Another of my One Elephant books very appropriate for the time of year is Amo Ergo Sum. Kathleen Raine’s profound and simple poem was the starting point for this book, where the text flows outward from a steady, glowing core, source of everything good, all-powerful, wholly benign:

The text here is lettered over the painting; before the lettering, it looked like this:

And once lettered, but before tearing, like this (you can see the sequence of the pages flowing out with the text from the core):

And once folded and torn, like this:

This beautiful text was also the inspiration for one of my new River Vessels:

This tall bowl is full of midnight blue, with the text lettered inside and out:

Because I love, there is a river flowing all night long.

Most of the work on this page is for sale, prices ranging from £75 for the Womans love wine jug to £500 for Skep. My One Elephant books are usually £300 – £400 each, with small elephants about £150 each, including individual slipcase. Every piece is a one-off, unique and original signed artwork. To find out more about any of my work, please leave me a note in the comments box below, or click on contact details for other ways to get in touch.

As You I Am

March 30, 2010

Testimony is a double-sided work on paper, with some letters torn out to let the light through:

It’s made to hang in an internal window, or as a screen, so that you can see both sides:

I first showed it as part of my 2008 installation in the Poetry Library in London’s Southbank Centre, hanging in a plate-glass window that separated the Poetry Library from the theatre foyer, and the following discussion is taken from one of a series of gallery talks I gave for that exhibition.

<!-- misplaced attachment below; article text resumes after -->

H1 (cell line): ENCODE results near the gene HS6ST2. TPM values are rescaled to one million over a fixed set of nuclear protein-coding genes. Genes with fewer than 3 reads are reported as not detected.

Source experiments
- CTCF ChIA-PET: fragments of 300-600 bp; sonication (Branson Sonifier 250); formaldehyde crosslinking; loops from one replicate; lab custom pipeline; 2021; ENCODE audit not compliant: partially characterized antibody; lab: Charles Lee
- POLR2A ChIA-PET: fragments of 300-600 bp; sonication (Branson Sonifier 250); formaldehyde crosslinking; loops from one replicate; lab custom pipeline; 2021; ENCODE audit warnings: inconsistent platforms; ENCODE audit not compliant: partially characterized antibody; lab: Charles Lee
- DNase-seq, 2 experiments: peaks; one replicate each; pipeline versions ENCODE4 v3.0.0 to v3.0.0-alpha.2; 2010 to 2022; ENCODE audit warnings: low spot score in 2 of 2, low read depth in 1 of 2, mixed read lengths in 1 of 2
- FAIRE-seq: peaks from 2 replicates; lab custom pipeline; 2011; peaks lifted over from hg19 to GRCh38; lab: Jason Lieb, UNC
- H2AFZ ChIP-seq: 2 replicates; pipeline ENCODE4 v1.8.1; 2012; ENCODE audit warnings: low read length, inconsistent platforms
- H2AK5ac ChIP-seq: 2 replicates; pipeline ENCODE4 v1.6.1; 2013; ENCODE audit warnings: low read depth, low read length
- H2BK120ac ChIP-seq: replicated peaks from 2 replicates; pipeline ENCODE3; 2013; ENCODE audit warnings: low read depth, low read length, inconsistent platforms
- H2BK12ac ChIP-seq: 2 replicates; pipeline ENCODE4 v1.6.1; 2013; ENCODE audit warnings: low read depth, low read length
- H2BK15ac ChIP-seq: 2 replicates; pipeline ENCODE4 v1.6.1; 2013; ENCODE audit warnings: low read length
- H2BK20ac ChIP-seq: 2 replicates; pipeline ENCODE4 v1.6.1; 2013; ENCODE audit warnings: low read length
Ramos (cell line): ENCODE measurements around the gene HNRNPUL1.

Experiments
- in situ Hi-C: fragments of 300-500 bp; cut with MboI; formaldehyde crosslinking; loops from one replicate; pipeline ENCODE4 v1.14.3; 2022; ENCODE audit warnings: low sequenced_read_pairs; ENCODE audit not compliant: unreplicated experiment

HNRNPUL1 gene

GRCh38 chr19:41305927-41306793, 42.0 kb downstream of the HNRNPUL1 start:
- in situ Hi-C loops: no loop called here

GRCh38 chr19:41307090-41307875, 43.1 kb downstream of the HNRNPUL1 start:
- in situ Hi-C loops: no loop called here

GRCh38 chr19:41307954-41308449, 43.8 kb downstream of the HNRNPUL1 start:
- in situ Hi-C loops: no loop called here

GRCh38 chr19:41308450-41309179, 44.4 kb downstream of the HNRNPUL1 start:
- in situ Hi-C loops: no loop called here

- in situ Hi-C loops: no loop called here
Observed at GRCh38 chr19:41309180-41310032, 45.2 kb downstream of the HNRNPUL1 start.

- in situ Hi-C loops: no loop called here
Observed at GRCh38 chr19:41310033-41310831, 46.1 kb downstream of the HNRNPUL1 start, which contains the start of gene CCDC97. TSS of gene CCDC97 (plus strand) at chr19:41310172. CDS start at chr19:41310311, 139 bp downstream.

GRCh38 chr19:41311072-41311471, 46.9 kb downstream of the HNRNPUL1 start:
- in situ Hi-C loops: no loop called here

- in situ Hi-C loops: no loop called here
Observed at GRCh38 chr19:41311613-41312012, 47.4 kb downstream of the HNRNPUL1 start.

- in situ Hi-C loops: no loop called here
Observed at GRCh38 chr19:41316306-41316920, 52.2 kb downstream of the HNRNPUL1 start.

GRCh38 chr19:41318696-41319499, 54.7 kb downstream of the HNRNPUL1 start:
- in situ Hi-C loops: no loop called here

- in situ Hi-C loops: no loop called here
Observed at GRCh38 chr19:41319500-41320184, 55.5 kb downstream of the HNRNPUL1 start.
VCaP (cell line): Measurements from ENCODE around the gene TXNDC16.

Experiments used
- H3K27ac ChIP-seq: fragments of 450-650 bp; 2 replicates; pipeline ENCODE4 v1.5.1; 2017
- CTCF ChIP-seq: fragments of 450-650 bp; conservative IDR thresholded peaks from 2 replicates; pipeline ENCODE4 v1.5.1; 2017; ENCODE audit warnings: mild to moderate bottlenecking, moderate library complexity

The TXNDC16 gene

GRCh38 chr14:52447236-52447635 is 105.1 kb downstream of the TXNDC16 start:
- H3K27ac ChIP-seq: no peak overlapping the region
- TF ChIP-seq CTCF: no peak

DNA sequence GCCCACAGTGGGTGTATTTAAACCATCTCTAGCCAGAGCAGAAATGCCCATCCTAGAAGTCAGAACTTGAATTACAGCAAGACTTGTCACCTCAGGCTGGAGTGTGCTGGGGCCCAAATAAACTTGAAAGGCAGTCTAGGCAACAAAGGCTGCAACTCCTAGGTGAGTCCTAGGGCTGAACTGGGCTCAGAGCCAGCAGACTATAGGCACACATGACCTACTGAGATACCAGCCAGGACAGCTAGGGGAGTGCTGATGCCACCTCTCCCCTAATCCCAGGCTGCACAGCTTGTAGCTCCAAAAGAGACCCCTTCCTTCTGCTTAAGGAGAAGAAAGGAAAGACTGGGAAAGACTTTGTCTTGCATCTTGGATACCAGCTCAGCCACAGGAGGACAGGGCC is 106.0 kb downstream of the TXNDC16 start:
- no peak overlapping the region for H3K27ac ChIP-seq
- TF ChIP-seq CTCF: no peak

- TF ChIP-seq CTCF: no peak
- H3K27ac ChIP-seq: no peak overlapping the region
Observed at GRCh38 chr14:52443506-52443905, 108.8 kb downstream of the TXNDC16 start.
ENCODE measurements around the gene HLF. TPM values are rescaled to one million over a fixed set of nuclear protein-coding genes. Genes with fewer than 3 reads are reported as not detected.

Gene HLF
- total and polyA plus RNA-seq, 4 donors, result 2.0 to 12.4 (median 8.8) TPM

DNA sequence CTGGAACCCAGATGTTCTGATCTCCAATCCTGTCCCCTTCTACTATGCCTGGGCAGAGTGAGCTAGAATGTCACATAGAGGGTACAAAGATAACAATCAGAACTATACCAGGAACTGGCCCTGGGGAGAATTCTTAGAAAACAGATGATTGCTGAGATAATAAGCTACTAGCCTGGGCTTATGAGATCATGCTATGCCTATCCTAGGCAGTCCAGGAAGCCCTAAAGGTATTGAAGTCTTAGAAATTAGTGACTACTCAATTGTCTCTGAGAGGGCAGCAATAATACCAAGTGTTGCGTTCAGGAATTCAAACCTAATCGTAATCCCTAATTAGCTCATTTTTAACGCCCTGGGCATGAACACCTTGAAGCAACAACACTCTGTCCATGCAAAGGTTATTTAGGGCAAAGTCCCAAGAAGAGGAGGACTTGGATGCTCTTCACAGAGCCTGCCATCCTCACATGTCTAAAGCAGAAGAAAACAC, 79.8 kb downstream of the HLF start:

from Working with words

Here in this library we are surrounded by messages from the living and the dead – who are often looking both ways into their own past and to the imagined future. In Testimony the siting in this particular space necessitates two views, one view outwards to the no-place of the foyer where the poet Kathleen Raine identifies herself in the past, ‘already gone’ – and one view inwards into the exhibition space where the poet looks forward into the future.

The two views pivot on the phrase that sides poet and viewer together in this moment, and identifies our common lot –

As you I am

– which works both ways in reminding us of the poet’s mortality and our own, and works both ways on the paper too, with the symmetrical letters torn through, making the words of air and light, and communicating the startling fact in a physical way. 

This pivot is at the centre of the poem here physically, and I’ve placed it exactly where it comes in the written text. The poet’s urge to be with us here, now, to speak aloud in our imaginations in the present moment, to join our now to hers, gives life to this physical context, amplifying her individual voice above the clamour, overcoming the limitations of time.

The surrounding text is written in ink with a peg pen, rather than lettered, referencing the personal nature of the words the poet uses to meet us at this point:

This woman whose hand writes words not mine

and the extremely compelling individuality of this hand-written message, invoking the future reader for the writer, as much as the poet is invoked for her reader. The unusual shape of the whole untorn sheet of handmade cotton-rag paper (70cm x 70cm) further reflects the duality of the text.

Signed one-off; about 70cm square; for sale £200

For some more paperworks from this exhibition and for sale, please see the Paperworks and Bookworks pages.

To buy or enquire about any work, please leave me a note in the comments box below or click on contact details.

All photographs copyright Liz Mathews.

Any use of these photos needs permission.